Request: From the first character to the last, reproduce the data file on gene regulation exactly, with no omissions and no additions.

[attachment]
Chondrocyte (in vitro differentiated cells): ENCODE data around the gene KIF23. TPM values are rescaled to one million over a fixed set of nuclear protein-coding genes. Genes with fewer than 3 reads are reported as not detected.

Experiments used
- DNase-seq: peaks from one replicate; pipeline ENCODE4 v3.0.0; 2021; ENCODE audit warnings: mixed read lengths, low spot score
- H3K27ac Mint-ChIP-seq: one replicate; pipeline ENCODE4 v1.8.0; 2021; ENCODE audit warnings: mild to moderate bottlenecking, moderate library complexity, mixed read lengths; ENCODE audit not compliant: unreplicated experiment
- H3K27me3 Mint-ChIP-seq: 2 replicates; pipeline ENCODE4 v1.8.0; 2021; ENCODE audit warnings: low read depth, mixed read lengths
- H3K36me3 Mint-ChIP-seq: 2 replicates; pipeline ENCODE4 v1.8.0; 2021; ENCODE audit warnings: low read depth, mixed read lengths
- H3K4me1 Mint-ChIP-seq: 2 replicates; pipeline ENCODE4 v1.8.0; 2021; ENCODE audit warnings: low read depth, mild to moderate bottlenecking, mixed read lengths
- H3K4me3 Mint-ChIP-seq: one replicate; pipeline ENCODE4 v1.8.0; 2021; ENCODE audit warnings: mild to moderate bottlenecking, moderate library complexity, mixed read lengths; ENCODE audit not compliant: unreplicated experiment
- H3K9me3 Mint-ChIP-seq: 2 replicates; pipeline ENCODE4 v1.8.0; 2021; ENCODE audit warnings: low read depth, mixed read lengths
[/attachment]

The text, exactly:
Chondrocyte (in vitro differentiated cells): ENCODE data around the gene KIF23. TPM values are rescaled to one million over a fixed set of nuclear protein-coding genes. Genes with fewer than 3 reads are reported as not detected.

Experiments used
- DNase-seq: peaks from one replicate; pipeline ENCODE4 v3.0.0; 2021; ENCODE audit warnings: mixed read lengths, low spot score
- H3K27ac Mint-ChIP-seq: one replicate; pipeline ENCODE4 v1.8.0; 2021; ENCODE audit warnings: mild to moderate bottlenecking, moderate library complexity, mixed read lengths; ENCODE audit not compliant: unreplicated experiment
- H3K27me3 Mint-ChIP-seq: 2 replicates; pipeline ENCODE4 v1.8.0; 2021; ENCODE audit warnings: low read depth, mixed read lengths
- H3K36me3 Mint-ChIP-seq: 2 replicates; pipeline ENCODE4 v1.8.0; 2021; ENCODE audit warnings: low read depth, mixed read lengths
- H3K4me1 Mint-ChIP-seq: 2 replicates; pipeline ENCODE4 v1.8.0; 2021; ENCODE audit warnings: low read depth, mild to moderate bottlenecking, mixed read lengths
- H3K4me3 Mint-ChIP-seq: one replicate; pipeline ENCODE4 v1.8.0; 2021; ENCODE audit warnings: mild to moderate bottlenecking, moderate library complexity, mixed read lengths; ENCODE audit not compliant: unreplicated experiment
- H3K9me3 Mint-ChIP-seq: 2 replicates; pipeline ENCODE4 v1.8.0; 2021; ENCODE audit warnings: low read depth, mixed read lengths